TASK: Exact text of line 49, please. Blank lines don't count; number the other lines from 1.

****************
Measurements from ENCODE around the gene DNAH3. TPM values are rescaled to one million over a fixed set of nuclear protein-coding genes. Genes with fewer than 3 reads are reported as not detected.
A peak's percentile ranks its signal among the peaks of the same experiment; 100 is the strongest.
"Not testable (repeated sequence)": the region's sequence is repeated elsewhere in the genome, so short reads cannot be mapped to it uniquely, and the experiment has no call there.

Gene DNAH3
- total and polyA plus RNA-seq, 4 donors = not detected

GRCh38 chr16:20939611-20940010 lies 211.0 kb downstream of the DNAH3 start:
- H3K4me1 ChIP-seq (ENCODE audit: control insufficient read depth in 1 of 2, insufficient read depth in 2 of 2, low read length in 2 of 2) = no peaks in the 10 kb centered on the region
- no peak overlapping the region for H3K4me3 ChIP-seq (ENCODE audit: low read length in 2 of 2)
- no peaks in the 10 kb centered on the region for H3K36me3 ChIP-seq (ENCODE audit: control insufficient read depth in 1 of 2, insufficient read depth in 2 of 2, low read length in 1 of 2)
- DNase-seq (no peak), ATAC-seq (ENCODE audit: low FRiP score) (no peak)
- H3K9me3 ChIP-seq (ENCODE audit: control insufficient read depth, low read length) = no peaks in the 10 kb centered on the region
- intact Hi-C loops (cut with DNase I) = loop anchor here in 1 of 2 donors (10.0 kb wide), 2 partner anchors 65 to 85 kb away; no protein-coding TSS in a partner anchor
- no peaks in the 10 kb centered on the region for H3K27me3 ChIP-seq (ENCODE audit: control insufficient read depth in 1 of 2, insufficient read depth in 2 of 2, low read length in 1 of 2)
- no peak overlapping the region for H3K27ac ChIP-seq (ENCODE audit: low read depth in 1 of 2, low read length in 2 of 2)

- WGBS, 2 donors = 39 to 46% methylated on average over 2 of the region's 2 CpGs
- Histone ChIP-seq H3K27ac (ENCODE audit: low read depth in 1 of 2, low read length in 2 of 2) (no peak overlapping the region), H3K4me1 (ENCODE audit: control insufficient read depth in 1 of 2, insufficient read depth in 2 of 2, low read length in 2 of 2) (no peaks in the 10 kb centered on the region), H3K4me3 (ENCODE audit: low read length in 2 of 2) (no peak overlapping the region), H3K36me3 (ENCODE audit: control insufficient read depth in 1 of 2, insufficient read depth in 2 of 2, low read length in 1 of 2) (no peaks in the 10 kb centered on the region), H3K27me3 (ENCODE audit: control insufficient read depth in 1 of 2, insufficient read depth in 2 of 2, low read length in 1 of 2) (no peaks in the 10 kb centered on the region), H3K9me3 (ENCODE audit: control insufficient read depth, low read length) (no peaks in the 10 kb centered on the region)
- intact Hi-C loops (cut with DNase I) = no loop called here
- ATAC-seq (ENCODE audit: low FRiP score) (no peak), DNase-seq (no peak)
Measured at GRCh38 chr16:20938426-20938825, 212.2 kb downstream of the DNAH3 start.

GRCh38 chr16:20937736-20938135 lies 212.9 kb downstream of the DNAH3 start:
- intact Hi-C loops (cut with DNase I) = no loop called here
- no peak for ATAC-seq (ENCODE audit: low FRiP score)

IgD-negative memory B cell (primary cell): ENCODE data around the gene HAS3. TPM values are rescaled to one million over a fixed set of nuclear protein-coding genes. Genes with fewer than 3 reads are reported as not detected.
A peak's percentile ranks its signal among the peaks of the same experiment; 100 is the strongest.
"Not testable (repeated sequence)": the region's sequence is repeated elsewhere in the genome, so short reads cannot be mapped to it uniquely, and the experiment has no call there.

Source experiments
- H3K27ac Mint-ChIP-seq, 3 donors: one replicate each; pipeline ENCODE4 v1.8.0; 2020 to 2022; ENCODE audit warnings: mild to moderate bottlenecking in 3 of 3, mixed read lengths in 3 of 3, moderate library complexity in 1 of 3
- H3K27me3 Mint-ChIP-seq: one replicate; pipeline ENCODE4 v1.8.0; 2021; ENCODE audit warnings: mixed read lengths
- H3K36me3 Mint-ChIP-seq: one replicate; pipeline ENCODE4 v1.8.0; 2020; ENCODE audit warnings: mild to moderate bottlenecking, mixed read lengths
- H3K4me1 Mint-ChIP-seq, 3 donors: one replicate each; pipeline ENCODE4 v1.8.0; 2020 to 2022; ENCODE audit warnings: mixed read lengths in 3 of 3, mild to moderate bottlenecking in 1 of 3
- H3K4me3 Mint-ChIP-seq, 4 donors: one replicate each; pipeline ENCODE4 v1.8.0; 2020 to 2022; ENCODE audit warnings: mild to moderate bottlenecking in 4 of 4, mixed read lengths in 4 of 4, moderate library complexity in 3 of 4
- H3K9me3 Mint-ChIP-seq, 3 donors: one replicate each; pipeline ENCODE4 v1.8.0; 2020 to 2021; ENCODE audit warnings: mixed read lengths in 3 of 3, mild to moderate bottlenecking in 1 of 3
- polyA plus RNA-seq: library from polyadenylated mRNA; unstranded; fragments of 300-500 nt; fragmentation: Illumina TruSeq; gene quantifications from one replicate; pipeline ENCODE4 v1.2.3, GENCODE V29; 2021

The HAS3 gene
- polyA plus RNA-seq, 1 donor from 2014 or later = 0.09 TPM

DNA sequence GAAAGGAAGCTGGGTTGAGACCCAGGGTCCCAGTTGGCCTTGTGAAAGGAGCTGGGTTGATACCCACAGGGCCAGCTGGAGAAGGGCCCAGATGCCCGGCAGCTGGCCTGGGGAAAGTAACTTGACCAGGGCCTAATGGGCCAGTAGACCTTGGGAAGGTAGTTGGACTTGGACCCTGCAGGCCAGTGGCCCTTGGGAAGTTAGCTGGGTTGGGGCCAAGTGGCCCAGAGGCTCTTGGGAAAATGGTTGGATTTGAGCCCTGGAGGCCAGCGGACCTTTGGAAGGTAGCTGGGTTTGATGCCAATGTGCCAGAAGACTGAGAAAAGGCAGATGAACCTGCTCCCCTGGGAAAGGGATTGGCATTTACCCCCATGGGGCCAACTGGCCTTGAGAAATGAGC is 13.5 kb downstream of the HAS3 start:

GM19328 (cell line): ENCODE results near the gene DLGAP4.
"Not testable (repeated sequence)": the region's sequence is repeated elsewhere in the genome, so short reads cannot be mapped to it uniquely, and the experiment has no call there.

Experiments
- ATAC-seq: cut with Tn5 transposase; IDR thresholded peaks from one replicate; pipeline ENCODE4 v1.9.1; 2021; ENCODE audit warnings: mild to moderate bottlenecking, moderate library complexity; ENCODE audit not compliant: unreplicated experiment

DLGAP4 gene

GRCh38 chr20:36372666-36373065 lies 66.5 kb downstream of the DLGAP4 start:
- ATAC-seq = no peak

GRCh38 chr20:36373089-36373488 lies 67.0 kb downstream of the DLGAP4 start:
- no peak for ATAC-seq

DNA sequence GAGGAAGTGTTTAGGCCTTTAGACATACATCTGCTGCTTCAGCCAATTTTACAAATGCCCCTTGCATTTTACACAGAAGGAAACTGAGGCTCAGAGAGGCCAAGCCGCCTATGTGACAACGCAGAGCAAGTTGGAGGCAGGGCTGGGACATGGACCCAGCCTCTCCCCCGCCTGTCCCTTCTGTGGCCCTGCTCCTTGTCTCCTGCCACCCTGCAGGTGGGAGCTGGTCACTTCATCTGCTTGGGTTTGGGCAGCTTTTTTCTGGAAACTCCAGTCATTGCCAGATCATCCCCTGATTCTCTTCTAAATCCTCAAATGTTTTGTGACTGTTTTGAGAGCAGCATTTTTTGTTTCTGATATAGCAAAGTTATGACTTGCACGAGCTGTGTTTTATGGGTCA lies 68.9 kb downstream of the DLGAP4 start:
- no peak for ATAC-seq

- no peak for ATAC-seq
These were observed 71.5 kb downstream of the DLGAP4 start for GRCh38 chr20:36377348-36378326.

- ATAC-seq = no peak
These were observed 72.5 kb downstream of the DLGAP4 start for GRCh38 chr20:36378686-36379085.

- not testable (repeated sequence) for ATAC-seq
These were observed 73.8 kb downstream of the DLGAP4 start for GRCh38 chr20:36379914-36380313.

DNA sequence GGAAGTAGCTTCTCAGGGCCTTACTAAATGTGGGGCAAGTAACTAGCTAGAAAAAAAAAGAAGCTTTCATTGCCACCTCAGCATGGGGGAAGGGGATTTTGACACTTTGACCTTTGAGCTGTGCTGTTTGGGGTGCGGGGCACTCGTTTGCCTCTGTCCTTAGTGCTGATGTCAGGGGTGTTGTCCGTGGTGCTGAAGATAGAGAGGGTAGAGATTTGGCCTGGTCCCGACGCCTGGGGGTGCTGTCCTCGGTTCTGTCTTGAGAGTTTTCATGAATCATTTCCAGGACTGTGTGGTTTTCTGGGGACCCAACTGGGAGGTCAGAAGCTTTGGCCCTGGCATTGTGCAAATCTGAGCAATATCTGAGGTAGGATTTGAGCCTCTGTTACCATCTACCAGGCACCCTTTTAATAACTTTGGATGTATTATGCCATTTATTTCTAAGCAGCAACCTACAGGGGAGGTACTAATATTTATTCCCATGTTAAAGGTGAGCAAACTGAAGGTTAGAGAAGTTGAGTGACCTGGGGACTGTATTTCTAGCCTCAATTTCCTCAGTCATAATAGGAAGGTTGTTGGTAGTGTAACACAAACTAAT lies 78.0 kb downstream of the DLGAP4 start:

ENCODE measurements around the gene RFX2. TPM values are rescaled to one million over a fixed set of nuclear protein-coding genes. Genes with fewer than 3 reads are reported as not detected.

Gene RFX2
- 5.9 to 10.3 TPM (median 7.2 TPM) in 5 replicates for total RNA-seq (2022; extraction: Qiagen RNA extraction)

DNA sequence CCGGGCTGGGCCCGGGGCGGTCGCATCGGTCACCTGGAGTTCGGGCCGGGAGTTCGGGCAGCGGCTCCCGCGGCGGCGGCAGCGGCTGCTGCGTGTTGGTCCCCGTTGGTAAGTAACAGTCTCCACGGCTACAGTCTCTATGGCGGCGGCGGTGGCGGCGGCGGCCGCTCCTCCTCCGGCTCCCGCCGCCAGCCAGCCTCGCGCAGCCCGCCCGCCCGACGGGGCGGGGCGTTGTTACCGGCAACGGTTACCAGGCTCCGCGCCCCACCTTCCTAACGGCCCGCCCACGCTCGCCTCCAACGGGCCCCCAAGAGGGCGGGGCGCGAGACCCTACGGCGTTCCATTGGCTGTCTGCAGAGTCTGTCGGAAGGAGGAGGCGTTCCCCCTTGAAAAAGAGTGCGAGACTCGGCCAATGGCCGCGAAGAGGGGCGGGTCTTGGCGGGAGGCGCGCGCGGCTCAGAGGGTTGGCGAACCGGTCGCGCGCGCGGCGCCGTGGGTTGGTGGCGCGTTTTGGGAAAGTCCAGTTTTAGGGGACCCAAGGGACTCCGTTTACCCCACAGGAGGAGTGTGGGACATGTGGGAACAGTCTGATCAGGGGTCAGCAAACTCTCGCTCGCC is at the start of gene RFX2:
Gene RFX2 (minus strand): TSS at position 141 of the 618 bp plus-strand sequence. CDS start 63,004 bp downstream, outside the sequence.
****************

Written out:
These were observed 71.5 kb downstream of the DLGAP4 start for GRCh38 chr20:36377348-36378326.